This October, workplaces across the country will be celebrating key figures and events in Black history, as part of Black History Month.
Fittingly, and amidst the widely publicised social movements of recent years, this year’s Black History Month theme “Time for Change: Action Not Words” signifies a shift in the way in which Black History Month is traditionally or conventionally celebrated. Rather than focusing on the past, and a tendency to only celebrate the achievements and contributions of Black history, this year’s theme encourages employers, workplaces, and all those celebrating to look beyond that, acknowledge and learn from the past and take action to tackle racism, the systemic issues which permeate society, and effect positive change to try to ensure Black history is actively celebrated all year round.
What is Black History Month, why is it important for employers to celebrate Black history and what can employers do in the workplace, in the spirit of this year’s Black History Month theme, to try to implement positive action or change for the future?
What is Black History Month?
Black History Month was first celebrated in the UK in 1987, 12 years after it was first recognised in the US. The month-long event is intended to recognise and celebrate the achievements of key Black figures in history as well as Black heritage. In recent years, it has been seen as an opportunity for people to recognise the struggles faced by Black people in society including negative stereotyping, unconscious bias, and racism.
What does this year’s Black History Month theme mean?
This year’s Black History Month theme promotes a key shift in the acknowledgement, understanding and promotion of Black History moving forward. The theme, “Time for Change: Action not Words”, pushes for individuals and workplaces to take some form of positive action to acknowledge the experiences faced by Black people (both positive and negative) and improve their own understanding and promotion of Black history moving forward, to work towards a societal shift in the way Black history is considered.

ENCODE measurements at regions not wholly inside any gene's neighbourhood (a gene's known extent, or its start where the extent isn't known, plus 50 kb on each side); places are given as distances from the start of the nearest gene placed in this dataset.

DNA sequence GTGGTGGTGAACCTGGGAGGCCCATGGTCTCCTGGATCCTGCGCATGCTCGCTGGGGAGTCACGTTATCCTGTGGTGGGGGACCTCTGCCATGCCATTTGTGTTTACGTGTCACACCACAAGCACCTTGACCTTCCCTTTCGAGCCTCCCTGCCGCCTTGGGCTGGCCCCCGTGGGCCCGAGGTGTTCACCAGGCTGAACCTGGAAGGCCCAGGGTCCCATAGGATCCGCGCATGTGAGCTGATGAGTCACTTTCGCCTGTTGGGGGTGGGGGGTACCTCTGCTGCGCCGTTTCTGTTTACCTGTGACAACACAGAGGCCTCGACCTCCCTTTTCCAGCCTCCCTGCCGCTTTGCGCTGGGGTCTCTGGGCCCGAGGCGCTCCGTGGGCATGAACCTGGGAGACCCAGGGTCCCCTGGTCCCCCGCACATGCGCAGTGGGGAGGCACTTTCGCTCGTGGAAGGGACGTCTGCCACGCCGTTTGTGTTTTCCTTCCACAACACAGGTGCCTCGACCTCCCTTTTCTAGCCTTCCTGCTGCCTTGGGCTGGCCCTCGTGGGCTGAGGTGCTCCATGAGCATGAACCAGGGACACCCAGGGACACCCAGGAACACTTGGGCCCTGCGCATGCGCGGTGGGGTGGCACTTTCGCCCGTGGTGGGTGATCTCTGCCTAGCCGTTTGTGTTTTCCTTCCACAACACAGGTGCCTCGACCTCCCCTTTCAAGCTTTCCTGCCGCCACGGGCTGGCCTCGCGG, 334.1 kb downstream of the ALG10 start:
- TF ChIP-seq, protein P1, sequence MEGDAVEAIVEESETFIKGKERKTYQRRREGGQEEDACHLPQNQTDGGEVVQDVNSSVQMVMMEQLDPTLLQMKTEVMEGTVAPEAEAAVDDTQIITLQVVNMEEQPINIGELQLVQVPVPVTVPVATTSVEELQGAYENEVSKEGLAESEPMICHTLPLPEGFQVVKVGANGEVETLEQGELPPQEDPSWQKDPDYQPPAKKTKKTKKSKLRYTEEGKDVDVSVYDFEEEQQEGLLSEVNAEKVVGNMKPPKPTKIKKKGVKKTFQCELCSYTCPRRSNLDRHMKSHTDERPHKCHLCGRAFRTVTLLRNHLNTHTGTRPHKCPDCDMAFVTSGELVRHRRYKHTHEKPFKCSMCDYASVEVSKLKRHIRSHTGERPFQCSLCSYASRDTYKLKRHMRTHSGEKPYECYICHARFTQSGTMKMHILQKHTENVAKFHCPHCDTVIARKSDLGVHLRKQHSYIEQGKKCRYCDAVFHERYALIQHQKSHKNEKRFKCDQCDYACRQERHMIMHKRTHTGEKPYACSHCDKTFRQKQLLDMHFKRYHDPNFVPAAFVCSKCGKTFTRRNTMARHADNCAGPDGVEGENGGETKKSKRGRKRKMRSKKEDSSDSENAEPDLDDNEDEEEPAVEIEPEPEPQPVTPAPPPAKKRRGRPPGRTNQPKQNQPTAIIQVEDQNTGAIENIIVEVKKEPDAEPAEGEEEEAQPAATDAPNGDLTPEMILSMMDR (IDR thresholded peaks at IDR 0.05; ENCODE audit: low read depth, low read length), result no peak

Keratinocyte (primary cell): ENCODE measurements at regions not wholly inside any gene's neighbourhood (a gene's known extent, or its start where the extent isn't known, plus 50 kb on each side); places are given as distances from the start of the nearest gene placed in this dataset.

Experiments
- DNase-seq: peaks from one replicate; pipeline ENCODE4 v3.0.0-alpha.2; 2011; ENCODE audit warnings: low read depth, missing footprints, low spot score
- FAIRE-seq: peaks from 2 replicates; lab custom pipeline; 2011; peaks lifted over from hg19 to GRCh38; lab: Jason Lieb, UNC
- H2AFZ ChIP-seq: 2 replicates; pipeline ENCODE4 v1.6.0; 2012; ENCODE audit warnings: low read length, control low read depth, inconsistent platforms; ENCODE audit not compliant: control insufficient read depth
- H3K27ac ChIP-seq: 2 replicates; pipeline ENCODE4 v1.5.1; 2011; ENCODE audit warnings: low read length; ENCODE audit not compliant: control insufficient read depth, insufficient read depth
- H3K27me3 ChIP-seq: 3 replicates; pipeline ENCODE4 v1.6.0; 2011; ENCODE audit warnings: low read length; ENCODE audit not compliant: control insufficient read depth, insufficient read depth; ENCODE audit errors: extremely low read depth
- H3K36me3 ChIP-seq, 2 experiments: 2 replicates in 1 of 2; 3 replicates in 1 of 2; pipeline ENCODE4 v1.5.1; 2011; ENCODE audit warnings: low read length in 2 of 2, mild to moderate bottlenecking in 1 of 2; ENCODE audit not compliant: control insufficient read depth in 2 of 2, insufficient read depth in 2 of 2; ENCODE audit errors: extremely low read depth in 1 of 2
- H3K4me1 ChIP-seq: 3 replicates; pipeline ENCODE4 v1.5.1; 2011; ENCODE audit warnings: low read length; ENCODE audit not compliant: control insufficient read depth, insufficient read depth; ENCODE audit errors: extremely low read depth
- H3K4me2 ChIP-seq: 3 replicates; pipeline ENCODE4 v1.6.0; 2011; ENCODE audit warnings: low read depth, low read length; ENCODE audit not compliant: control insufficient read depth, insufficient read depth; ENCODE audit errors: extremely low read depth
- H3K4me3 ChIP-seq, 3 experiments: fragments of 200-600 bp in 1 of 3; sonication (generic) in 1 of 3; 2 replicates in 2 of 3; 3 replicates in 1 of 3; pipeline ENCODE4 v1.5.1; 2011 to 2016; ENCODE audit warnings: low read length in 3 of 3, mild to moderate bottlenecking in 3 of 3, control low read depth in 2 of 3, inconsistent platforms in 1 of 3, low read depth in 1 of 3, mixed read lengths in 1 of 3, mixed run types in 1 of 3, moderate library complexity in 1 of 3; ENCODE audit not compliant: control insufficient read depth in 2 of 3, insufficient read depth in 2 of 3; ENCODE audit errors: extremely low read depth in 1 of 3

The “action” could be anything which looks to improve the experience/understanding of the experience faced by the Black community, more than simply “token” and results in a form of permanent, meaningful, positive change.
Why should employers celebrate Black History Month?
Recent social and political movements have lifted the lid on racism in the UK, and in particular, institutional racism. Racism has also become a topic of discussion within the workplace, with an increasing number of employees speaking out and speaking on their own experiences.
All employers have a duty to be proactive to prevent, and reactive to any acts of racial discrimination in the workplace. It has often been said that employers can do more, and this year’s theme calls for them to do so.
It is important for all workplaces, not just those with Black employees, to celebrate Black History Month. Employers have a large influence on their workforce and can often form the beacon for positive change. Employees will expect employers to not only celebrate Black History Month, but to show that they are making changes (in line with this year’s theme), advocate for any Black employees, and promote equal opportunities and inclusion in the workplace genuinely. Ignoring Black History Month can lead to Black employees feeling marginalised.
Employers should also be proactive in recognising the need for Black History Month and their duties to all employees to prevent unlawful discrimination.
What “action” can employers encourage when celebrating Black History Month?
Much in this respect will depend on the workforce (size and diversity), though it is strongly advisable to review any current working practices which could potentially pose an obstacle to Black employees and/or could result in unlawful discrimination (even if indirect). We have suggested various meaningful “actions” below which employers could look to take to celebrate Black History Month this year and try to effect positive institutional change moving forward. These are only suggestions and if in doubt as to what your workplace can do to celebrate Black History Month, or to improve equality and diversity, do not hesitate to contact our specialist employment team.